One of the most painful topics I have found in the Black Nonbelievers Facebook group ts the people who feel ostracized at work by religious co-workers. This is a particular problem when you work with African-Americans. Co-workers share their religious experiences at length at break, during a crisis or just hanging out in the hallway. It can seem awkward not chiming out “bless you” automatically when someone sneezes. And people may ask to be kept in prayer during moments of crisis. One begins to feel a little strange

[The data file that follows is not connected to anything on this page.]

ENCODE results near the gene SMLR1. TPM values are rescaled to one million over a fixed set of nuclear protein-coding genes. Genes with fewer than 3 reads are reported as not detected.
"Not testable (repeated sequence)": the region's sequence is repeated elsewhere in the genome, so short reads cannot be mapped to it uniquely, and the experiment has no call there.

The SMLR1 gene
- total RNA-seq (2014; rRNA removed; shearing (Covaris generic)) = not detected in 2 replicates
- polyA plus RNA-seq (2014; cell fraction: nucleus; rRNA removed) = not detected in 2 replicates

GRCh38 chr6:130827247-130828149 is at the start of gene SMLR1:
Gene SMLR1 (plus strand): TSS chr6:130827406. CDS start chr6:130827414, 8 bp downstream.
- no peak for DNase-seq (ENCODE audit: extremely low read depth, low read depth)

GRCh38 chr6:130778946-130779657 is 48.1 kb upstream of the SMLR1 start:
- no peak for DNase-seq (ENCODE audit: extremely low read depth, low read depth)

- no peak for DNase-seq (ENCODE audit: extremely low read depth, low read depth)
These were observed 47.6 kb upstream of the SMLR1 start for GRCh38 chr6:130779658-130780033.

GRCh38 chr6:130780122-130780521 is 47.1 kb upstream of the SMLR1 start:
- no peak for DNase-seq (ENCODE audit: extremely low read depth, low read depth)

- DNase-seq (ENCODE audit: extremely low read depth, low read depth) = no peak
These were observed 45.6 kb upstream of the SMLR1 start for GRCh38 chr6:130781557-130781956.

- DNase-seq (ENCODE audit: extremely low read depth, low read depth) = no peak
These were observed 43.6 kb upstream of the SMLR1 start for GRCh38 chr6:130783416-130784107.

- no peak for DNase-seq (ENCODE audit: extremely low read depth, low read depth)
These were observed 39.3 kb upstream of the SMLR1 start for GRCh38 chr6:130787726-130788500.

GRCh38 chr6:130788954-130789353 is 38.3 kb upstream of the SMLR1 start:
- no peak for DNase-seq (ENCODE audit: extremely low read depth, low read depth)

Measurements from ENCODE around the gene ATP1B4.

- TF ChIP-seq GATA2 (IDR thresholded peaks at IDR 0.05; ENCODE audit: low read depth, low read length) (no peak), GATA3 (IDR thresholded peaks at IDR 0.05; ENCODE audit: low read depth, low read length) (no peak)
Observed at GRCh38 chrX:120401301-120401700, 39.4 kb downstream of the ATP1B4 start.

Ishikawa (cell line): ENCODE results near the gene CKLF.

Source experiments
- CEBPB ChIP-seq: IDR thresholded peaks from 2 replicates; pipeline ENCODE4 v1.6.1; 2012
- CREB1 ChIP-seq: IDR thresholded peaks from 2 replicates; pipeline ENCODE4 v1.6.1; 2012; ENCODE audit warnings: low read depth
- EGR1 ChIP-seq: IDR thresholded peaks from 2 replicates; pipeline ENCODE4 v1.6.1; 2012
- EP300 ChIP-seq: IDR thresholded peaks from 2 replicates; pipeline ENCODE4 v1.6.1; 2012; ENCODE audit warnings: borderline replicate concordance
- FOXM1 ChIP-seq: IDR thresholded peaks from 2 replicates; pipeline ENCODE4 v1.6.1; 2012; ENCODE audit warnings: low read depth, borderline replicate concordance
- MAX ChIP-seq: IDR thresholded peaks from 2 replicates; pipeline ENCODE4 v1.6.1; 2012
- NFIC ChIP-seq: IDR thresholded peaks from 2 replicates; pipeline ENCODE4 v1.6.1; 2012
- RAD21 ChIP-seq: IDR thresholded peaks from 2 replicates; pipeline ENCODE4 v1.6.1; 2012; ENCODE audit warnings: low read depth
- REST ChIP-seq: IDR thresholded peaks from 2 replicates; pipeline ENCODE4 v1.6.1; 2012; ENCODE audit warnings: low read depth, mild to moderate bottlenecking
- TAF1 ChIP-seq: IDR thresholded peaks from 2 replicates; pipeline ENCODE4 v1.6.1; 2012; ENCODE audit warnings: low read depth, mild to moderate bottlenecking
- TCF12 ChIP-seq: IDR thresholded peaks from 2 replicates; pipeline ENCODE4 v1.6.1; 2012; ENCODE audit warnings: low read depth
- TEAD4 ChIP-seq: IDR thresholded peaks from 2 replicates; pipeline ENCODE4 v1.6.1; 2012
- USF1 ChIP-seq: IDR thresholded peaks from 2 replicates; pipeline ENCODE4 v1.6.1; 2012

If you look around everyone’s office, you find that classic sign assuring you that God is in charge of taking care of people’s problems. This may seem contradictory because people work very hard at working on solutions for their clients. In that effort, they use reason, evidence, empathy and compassion, the kind of things your garden variety humanist might do.
In the climactic,moment of triumph and empowerment, a believer is most likely to exclaim “God is Good” before taking credit for their own good deeds. This seems contradictory and lazy in the sense, you’re throwing away all that hard work. But as Sherlock Holmes would say, the work is its own reward. That and an IRA.